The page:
Black lives do matter, but why is it taking so long? – Part 2

As discussed in my previous post Black lives do matter, but why is it taking so long? – Part 1, I grew up in the lily white West Hills of Portland, Oregon during the 60s.  Portland’s black community was over on the east side of the Willamette River, geographically  and socially isolated from the white enclaves of Willamette and Kings Heights, and Council Crest.

I attended Chapman School in NW Portland. I myself rode a bus to school, but only because I lived out on Skyline, five miles away in unincorporated Portland. So riding a bus was nothing unusual. However, beginning around 1972, another bus started dropping off kids at my school. This bus carried black kids being “voluntarily ” bused in from Albina as a part of Portland Public School’s “Schools for the Seventies” plan under the direction of Superintendent Robert Blanchard. As a fourth grader, I had no awareness as to why this was happening. But as I started school that September, I remember seeing the faces of two rather apprehensive African American students in my class, a boy and a girl, in the sea of white faces.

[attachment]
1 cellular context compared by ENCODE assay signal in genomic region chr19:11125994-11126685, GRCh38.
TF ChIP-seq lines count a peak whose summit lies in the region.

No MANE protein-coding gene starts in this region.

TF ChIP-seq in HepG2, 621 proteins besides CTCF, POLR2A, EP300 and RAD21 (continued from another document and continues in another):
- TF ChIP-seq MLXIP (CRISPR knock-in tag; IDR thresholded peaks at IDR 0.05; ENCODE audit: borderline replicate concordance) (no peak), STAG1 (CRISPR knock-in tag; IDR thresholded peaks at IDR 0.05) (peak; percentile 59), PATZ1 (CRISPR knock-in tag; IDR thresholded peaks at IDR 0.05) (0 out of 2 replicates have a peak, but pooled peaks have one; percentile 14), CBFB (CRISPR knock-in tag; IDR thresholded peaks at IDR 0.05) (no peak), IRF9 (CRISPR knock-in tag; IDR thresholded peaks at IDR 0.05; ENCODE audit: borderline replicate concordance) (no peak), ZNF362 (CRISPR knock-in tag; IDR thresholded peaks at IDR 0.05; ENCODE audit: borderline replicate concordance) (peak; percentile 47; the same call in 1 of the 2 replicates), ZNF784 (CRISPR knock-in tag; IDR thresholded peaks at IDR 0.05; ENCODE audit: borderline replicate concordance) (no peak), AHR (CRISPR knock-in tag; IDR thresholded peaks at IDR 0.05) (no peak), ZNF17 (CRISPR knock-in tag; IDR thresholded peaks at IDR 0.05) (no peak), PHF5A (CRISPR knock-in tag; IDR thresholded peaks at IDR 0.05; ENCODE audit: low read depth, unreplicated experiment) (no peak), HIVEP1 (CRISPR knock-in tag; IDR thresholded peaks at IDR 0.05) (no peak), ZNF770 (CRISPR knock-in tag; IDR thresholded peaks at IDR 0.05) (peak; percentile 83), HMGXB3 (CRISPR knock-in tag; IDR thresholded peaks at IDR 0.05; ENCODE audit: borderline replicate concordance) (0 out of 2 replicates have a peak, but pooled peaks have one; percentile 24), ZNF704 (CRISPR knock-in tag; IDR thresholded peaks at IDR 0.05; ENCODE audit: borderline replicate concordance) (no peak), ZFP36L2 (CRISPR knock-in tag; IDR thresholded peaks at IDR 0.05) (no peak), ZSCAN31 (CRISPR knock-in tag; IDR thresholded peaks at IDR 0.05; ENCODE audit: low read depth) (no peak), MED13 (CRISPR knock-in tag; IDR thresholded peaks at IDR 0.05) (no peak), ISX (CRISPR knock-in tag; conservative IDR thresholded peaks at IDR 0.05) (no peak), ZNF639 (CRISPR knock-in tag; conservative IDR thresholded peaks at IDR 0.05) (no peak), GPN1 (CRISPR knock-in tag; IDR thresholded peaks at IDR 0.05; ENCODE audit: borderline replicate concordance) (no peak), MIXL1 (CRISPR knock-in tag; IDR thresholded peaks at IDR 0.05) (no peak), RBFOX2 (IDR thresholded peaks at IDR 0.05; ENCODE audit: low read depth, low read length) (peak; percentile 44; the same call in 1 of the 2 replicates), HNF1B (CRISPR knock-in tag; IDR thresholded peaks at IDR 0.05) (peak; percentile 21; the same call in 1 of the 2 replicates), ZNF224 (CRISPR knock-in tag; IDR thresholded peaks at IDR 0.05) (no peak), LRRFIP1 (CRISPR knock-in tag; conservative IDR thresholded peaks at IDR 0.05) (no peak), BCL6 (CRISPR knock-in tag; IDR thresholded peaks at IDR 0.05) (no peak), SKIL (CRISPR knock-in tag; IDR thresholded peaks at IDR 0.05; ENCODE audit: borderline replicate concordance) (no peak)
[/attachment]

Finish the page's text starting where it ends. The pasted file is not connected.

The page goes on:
chapman school
Chapman School

I also remember that I was not particularly happy with my teacher assignment. By this age I knew from older friends and my brothers who the favorite teachers were and Miss Elmquist was not on the list. Not that she was strict. Not at all. On the contrary. She had a reputation for disorganization and boring lessons. I loved learning and thrived with teachers who were stricter and had a strong work ethic. So from day one I was pretty depressed.  Not only that, my best friends from my early years weren’t in my class, so I was in desperate need of a new friend. That new friend turned out to Monica, the new black girl assigned to our class.